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Brazil’s Armed Forces Plan to Launch Geostationary Satellite in 2014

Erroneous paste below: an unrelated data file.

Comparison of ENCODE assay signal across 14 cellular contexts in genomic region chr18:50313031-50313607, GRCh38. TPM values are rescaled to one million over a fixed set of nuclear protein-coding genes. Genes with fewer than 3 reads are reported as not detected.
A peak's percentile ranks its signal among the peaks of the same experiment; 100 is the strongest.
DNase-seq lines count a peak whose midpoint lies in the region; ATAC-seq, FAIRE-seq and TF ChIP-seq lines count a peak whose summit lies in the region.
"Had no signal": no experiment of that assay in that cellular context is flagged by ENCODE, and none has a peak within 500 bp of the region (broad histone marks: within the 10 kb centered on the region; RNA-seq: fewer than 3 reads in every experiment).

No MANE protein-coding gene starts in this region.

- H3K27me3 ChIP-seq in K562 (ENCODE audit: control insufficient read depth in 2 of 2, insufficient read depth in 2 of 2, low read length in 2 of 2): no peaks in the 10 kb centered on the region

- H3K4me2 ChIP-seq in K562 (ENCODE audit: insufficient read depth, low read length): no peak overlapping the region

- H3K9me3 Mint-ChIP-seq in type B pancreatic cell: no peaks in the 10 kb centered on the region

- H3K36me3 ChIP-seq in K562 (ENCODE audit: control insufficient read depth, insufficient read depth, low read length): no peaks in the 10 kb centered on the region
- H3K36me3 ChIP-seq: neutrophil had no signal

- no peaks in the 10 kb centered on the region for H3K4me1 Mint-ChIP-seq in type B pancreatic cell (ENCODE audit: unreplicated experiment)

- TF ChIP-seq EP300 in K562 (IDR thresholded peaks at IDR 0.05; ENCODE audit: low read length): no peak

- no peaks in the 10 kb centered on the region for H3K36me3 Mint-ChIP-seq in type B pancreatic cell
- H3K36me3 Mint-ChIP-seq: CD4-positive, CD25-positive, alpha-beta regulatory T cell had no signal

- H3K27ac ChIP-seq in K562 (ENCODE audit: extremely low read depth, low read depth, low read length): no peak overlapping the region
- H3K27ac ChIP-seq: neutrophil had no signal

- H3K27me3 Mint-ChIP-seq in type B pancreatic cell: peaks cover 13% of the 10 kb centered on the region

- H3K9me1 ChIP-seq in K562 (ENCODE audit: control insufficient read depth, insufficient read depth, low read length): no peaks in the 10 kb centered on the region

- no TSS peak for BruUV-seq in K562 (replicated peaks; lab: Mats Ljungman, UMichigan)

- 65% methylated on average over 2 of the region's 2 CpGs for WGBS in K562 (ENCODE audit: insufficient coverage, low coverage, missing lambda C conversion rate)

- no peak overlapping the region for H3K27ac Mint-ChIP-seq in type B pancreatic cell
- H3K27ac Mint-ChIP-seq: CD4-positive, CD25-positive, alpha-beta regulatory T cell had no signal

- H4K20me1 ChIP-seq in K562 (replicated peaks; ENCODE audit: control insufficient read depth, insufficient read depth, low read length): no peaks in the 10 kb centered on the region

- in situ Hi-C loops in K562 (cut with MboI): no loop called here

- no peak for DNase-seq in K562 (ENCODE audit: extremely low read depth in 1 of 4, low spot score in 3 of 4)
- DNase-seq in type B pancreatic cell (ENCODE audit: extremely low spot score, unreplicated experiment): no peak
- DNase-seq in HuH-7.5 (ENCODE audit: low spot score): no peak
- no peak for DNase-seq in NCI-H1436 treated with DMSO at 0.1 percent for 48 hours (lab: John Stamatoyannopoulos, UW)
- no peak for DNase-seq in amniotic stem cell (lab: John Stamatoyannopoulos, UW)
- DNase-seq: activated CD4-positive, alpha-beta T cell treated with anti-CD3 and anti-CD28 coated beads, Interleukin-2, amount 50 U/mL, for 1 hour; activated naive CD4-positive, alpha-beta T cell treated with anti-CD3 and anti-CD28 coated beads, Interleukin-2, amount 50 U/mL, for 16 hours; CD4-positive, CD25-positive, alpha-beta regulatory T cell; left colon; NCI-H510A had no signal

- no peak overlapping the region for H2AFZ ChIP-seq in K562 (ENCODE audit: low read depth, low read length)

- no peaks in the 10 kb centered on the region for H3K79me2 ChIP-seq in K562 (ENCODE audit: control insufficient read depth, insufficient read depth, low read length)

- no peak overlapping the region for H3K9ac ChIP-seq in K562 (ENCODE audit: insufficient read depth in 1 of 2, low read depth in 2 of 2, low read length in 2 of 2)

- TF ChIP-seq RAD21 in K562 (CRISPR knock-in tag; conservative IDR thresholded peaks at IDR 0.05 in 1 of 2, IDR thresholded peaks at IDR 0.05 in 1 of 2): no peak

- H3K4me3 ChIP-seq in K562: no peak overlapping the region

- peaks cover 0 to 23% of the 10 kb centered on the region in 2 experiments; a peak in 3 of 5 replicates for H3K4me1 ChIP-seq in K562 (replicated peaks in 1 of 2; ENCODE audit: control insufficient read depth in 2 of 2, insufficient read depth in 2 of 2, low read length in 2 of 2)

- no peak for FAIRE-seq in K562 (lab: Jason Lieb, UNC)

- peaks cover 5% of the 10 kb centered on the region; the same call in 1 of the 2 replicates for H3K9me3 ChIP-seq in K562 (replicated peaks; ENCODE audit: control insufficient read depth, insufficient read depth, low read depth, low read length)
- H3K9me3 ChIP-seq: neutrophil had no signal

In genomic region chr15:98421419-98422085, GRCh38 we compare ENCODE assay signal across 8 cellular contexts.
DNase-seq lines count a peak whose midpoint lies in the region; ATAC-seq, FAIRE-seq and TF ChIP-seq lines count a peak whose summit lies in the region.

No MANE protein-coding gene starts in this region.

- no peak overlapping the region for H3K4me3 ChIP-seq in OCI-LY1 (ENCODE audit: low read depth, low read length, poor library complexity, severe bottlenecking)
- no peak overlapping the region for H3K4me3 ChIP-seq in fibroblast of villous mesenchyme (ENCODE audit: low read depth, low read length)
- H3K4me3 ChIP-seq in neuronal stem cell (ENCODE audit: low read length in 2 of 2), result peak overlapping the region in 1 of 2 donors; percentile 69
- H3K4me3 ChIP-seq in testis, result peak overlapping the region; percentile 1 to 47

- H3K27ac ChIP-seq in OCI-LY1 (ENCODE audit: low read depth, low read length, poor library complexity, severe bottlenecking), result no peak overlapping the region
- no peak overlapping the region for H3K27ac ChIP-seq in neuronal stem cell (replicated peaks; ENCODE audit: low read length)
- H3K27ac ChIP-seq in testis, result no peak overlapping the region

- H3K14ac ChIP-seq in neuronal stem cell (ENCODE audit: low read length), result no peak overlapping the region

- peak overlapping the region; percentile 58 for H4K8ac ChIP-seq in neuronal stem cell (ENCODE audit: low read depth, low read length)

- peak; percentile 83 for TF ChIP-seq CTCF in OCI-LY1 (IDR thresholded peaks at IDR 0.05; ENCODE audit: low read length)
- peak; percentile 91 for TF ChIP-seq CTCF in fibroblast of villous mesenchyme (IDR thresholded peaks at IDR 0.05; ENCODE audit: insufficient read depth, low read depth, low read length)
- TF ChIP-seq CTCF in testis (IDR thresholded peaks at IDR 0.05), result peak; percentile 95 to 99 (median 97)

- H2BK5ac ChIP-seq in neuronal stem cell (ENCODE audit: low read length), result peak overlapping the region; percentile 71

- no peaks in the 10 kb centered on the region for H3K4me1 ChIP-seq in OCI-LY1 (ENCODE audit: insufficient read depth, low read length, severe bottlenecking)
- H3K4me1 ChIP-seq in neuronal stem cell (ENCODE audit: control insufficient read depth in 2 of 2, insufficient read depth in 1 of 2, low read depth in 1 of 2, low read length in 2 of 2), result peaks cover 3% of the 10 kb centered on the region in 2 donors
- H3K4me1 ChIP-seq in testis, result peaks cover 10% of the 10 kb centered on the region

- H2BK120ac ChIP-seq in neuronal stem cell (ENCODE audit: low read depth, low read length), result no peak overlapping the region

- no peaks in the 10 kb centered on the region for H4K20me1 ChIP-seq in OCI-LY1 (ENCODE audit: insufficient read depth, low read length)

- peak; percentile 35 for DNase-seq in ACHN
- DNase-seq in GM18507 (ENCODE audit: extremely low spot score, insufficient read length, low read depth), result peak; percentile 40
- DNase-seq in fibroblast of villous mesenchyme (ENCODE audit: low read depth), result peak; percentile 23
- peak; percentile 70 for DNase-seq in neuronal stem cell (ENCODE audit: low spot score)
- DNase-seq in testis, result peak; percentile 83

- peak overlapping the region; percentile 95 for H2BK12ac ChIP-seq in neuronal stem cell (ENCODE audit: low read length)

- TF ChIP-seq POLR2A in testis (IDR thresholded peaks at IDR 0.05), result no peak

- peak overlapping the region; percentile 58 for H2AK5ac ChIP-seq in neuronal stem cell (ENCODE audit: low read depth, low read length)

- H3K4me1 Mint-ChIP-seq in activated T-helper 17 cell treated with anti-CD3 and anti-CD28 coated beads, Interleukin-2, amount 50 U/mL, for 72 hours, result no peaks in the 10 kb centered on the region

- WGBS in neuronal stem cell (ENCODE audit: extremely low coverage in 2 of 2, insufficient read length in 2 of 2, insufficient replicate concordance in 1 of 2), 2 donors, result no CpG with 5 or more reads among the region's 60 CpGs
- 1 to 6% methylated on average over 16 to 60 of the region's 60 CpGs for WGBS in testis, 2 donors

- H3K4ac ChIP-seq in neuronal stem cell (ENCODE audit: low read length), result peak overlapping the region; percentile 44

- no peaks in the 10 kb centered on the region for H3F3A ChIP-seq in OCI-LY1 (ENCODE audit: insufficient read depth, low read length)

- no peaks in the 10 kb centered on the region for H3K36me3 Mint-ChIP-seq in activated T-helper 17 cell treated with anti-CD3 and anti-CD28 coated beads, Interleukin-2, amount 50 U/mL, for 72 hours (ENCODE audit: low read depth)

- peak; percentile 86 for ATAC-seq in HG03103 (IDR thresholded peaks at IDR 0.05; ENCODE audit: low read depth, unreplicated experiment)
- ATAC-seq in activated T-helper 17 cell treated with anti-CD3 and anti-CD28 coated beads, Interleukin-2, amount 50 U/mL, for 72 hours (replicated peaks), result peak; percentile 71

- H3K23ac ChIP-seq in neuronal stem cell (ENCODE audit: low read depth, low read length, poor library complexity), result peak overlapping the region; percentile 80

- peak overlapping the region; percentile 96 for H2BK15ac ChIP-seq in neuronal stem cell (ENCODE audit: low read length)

first_imgBy Dialogo July 22, 2011 Brazil plans to launch a geostationary satellite — GOES — that would connect all the country’s defense and security organizations and allow for more secure communications among them. In late June, Defense Minister Nelson Jobim announced that the satellite would be launched in 2014. The satellite will provide direct links between Brasília, the border platoons and submarines in the Atlantic Ocean, he said. It will also speed up the transmission of images from remote areas. Jobim, in a recent public hearing before the Brazilian Defense and Foreign Relations Commission, said the geostationary satellite is of vital importance for national security and will make Brazil self-sufficient in such matters. The hearing was especially important because of the presence of 10 senators who are also members of the Amazon and Border Sub-Commission — two areas that would benefit significantly from the new satellite, if all goes as planned. Borrowed images Currently, the Brazilian government leases satellite channels from a Mexican mobile phone group that sends the images per request and without exclusivity. This service costs around $28.3 million per year. “Today, when we want an image, the Mexicans send it to us in 36 hours,” Jobim said. Building, launching and maintaining Brazil’s new satellite will cost $443 million, but it also will link 1,800 isolated communities to the Internet for the first time. The Defense Ministry envisions GOES sending audio and images from remote locations to federal authorities, while permitting real-time communication with and among all branches of the Armed Forces and all units in mission — including those on foreign soil. “While Brazil has other satellites, none of them is under the control and for the exclusive use of the government,” said Defense Ministry spokesperson Roberta Belyse. “This satellite will have military transponders in Band X and transponders for government use in Band Ka.” What’s a GOES A geostationary satellite or GOES is anything but stationary. It actually circles Earth in the same direction and speed of the planet’s rotation; this way the satellite’s location is always above a specific spot on the globe. Since all geostationary satellites are positioned directly over the Equator, only a limited number of such satellites can be placed in orbit. They’re located in the geosynchronous plane about 22,300 miles above Earth, which offers an unobstructed view of the planet. GOES’ continuous monitoring is essential for intensive data analysis. Being fixed above a single point allows the satellites to chart atmospheric changes that precipitate tornadoes, floods, hurricanes and other severe weather conditions. Brazil’s space program began 50 years ago, making it the fourth country to enter the space race after the United States, the former Soviet Union and France. Even today, Brazil is one of the few countries with a comprehensive space program that includes the development of rockets, satellites and launching centers. Brazilians are, indeed, very proud of their space history. However, a recent study, Caderno de Altos Estudos, by the Senate’s Science, Technology, Communications and Informatics Commission, urged the government to invest more to keep pace with current needs, as well as with international partners. Between 2012 and 2016, Brazil plans to launch three satellites, the Cbers 3 and 4, for earth observation, and the Amazon 1. Total cost for all three launches: $200 million. Good neighbors share resources Jobim emphasized on how GOES will help Brazil collaborate with neighboring countries, particularly with respect to border security. “Some of the satellite’s capabilities would be shared with other nations,” said Jobim, who announced the plans for GOES in the context of a broader presentation to the commission of the government’s Strategic Border Plan. He also recounted his recent visit to Colombia, which resulted in the first steps towards a binational plan for border security between the two countries, with a focus on protection of the Amazon. The Brazilian military devotes significant efforts to protection of its rainforest, and satellite images are an invaluable resource. In early July, Brazil’s National Institute for Space Research (INPE) released satellite images showing that 268 square kilometers of Amazon rainforest had been cut down in May 2011 — twice the amount of clearing as in May 2010. This follows reports that deforestation had increased to 593 square kilometers in March and April 2011 from 103 square kilometers in the same period a year earlier. “The GOES satellite would allow the sharing of security plans and real-time information of air, land and sea borders,” explained Belyse. In addition, she said, it will connect remote populated areas with emergency services and let them receive important government communications. In addition, these geostationary satellites serve other functions such as meteorological monitoring, feeding of GPS systems and provision of TV and mobile phone signals. Excellent information, today telematics will provide us with more security for our development on different socio-cultural level through geostationary satellites. I am sure that the Peruvian Government should take advantage of such benefits for the population. Hello, It’s a pleasure speaking with you, but I have a question. Why is Brazil so far behind in terms of security and technology?last_img read more